qin or guqin
琴 or 古琴
The qin, pronounced "tchinn", also known as guqin, is a seven-stringed Chinese zither without bridges. Archaeologists have found qins along with other musical instruments in tombs dating back to several centuries BC. Under the Han Dynasty, 2,000 years ago, the qin looked pretty much as it does today.
Along with calligraphy, painting and chess, over time the qin became emblematic for Chinese scholars. One plays the qin in private, perhaps for a few select friends. So while the qin is often played solo, it can be accompanied by the voice or by the xiao, a notched flute. Countless Chinese paintings show examples of musicians playing the qin out in the open air. One also sees representations of a qin hanging on the wall of a scholar's room. In some of these representations the instrument has no strings, in which case it symbolizes a vehicle of music for someone who is not himself a musician.
The qin has been played continuously in China, and though the instrument hasn't really changed and the ancient repertoire is still performed, some musicians also use it in a modern-day repertoire and the education has evolved.
As is so often the case in China, the different parts of the instrument have symbolic meanings, such as the seasons, the 365 days of the year, the five elements, etc. There are even rules for the number of silk threads to be used in each string.
Despite its apparent simplicity, the qin can be played in many different ways. The tuning of the qin is pentatonic, i.e. it consists of five notes, but all the notes in-between can be played. As well as plucking all the strings separately, the musician can shorten the strings with his left hand or play harmonics by using the 13 dots or inlays (usually made of mother-of-pearl) on the sound board as a reference. Much of the interest and beauty of the music for qin lies in the pursuit of subtle timbres. A note can be played in different ways and it is not unusual to repeat the same note on a different string to produce a slightly different timbre.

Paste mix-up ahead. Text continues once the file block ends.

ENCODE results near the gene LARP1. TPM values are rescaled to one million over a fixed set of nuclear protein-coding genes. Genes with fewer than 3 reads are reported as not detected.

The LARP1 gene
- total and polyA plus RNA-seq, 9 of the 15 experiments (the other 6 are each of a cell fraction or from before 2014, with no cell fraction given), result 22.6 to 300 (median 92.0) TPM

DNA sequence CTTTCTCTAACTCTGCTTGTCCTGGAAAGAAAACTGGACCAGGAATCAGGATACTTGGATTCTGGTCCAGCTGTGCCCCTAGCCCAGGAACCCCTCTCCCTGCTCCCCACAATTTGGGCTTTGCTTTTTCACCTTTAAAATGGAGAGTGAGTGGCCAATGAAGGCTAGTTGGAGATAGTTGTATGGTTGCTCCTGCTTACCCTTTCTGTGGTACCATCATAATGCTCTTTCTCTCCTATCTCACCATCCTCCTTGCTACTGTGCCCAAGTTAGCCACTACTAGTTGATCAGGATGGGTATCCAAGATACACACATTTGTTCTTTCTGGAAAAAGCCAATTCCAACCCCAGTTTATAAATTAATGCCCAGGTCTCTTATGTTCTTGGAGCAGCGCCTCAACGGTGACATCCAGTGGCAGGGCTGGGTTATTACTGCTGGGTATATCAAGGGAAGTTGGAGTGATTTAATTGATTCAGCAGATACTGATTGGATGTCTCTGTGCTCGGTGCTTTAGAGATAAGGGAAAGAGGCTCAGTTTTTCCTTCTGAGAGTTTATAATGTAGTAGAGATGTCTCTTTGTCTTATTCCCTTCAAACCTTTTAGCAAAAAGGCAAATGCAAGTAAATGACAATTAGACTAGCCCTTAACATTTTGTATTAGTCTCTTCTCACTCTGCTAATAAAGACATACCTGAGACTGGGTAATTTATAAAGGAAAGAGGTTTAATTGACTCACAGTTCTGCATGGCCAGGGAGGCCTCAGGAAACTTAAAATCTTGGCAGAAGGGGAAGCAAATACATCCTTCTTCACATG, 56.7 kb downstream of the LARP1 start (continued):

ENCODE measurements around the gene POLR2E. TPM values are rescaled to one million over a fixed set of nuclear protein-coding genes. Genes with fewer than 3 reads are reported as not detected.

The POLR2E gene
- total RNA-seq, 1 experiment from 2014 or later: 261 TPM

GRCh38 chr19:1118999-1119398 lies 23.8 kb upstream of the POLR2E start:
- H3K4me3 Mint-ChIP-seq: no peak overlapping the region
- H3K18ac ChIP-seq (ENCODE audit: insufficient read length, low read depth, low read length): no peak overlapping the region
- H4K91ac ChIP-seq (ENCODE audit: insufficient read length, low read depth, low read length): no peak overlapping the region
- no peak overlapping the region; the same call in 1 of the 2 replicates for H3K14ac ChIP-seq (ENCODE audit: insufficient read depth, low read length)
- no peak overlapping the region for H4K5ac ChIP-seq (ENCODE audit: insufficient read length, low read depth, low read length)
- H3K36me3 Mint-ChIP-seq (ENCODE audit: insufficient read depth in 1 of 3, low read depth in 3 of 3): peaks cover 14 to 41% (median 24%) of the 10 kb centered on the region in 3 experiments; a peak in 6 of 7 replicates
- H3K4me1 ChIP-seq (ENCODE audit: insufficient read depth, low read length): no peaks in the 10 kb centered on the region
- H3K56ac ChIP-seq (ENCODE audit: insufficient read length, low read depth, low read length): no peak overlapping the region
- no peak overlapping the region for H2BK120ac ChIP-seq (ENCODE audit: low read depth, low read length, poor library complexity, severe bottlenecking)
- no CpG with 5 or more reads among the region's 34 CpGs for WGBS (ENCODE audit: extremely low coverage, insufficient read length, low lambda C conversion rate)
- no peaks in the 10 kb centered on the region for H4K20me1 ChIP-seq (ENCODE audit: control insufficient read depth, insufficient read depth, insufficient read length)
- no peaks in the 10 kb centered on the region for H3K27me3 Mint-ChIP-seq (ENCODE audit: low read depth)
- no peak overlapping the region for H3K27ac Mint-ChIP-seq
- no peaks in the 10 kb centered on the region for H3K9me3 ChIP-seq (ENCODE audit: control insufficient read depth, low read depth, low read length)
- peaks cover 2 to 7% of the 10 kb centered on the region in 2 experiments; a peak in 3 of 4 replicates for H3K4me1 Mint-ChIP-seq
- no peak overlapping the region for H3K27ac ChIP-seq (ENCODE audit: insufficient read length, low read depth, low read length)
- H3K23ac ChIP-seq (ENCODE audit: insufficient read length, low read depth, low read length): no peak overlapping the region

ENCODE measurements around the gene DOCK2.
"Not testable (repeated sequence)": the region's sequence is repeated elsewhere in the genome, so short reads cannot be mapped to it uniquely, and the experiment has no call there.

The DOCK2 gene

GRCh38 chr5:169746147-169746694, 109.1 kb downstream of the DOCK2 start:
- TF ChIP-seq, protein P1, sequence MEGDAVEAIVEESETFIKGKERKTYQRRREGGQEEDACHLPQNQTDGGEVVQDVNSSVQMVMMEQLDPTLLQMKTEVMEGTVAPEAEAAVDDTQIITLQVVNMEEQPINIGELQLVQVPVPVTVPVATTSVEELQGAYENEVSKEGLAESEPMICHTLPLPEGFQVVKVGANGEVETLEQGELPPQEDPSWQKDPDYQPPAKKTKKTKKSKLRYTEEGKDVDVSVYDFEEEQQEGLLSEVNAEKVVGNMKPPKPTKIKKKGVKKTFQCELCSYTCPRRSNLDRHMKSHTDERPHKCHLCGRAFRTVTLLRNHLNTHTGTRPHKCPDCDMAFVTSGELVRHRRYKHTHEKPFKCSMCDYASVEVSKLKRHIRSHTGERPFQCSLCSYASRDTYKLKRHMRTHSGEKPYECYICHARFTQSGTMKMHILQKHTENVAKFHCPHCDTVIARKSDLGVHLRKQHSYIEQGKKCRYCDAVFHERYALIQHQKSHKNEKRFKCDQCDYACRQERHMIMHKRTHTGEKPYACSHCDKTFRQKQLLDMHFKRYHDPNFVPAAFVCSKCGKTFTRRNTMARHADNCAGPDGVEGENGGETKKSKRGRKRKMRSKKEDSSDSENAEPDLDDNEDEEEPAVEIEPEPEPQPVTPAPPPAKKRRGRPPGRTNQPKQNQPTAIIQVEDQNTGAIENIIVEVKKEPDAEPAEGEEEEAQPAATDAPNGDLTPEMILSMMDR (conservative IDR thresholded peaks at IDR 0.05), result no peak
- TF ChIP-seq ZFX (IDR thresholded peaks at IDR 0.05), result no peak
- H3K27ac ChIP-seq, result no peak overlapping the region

Qin notation is written in tablature, which indicates very precisely how the right hand should pluck the string (which string, with which finger and the correct movement) and what the left hand should do (its position, either pressing the string on the board or just touching it for playing harmonics, with or without glissando, what type of vibrato, etc). The pupil learns the qin by imitating the master; the notation is not used like our scores and there is next to no rhythm.
In Western literature and in poetry in particular, the word qin has often been translated as lute (instrument with a neck) whereas it is a zither (it has no neck and the strings are stretched over the sound box). This choice of word is misleading. Even Robert Van Gulik, best known for the adventures of Judge Ti, wrote an important work about the qin entitled The Lore of the Chinese Lute (1940).
The mim has two nineteenth-century qins in its collection. One is in the 'Traditions in the world' gallery along with other zithers from Asia and Africa. Unlike the qin, most of the long zithers from the Far East, like the Chinese zheng, the Korean komungo and the Japanese koto, have a movable bridge under each string and the playing technique is very different from the qin.
Tip: on January 23rd you can attend first a qin workshop, then a lecture and finally a concert. Click here for details.